First, capture Your Risk Number. The first step is to answer a 5-minute questionnaire that covers topics such as portfolio size, top financial goals, and what you’re willing to risk for potential gains. This will pinpoint your exact Risk Number to guide the decision-making process.
Align Your Portfolio. After pinpointing your Risk Number, create a portfolio that aligns with your personal preferences and priorities, allowing you to feel comfortable with your expected outcomes. The resulting proposed portfolio will include projections for the potential gains and losses you should expect over time.
Meet Your Investment Goals. Review your progress toward your financial goals by building an Investment Map. When you finished this process, you’ll fully understand what is possible to increase the probability of success.
You have hit the nail on the head. Financial management is complex and time consuming. Then notch up the complexity by trying to figure out someone else’s finances. It’s frustrating, a time suck and it feels like everyone has an opinion. I would suggest finding a fee-only advisor, which means they are a fiduciary and legally must act in your best interest. Fee-based advisors can accept both fees and commission and have no fiduciary responsibility. People seem to be more comfortable with financial advice is provided for their best interest, not what’s suitable.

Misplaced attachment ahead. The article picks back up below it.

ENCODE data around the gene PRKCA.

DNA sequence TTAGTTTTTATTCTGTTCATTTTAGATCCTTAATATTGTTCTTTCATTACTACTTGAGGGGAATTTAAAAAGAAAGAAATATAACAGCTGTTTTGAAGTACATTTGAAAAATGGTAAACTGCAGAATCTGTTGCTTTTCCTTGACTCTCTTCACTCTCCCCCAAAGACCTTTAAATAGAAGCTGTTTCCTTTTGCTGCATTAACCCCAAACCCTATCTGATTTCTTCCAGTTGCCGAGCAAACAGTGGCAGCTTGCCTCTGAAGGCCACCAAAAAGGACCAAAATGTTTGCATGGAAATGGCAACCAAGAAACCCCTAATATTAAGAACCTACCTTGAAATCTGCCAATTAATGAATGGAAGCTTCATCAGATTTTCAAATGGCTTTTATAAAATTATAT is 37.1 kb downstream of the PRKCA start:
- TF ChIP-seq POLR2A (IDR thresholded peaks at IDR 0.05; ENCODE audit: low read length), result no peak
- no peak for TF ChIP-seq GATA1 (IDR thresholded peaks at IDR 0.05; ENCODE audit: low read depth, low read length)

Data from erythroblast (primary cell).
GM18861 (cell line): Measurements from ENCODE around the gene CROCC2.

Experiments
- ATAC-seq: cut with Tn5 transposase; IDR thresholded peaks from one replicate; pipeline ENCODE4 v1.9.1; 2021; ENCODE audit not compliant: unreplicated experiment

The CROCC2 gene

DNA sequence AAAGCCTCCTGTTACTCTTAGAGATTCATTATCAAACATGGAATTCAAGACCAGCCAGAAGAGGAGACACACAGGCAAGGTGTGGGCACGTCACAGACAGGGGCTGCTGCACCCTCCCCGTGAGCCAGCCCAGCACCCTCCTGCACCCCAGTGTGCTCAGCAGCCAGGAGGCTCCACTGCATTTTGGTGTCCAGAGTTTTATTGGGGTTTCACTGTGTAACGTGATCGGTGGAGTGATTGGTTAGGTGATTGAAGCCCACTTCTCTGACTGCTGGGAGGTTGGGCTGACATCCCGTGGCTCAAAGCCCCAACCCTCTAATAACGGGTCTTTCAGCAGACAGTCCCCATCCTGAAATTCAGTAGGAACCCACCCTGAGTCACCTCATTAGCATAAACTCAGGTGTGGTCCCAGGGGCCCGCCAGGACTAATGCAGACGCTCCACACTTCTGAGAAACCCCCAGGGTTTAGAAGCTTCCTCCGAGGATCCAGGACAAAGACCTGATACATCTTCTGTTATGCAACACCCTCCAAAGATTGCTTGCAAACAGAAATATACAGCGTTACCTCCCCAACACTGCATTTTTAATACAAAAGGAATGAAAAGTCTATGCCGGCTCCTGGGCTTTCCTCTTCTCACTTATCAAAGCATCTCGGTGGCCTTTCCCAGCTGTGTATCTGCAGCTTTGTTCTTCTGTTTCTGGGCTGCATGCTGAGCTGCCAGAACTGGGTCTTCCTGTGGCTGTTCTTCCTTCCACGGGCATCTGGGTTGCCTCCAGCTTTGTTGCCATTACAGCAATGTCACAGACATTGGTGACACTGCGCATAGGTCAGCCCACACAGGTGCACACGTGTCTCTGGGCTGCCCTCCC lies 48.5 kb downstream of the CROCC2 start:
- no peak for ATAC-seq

It sounds like all you need is access to some financial management tools and perhaps a little guidance. I would suggest finding an advisor that provides access to online financial management tools that helps you organize your accounts in one place, like a financial eDASHBOARD. Find an advisor that helps you easily calculate your Risk Number and then can compare your Risk Number with the Risk Number of you of all your investment accounts. Then provide you with an investment portfolio that matches with pinpoint accuracy to your Risk Number. You also want to be able to see how your portfolio will react to economic events before you invest your money, NOT after (i.e. Financial Crisis of 2007, Dot Com Meltdown, Flash Crash, etc.). Make sure stress testing reports are available based on what events worries you, NOT what the advisor thinks. When you have this type of clarity, it builds your confidence. The process becomes so much easier and less stressful.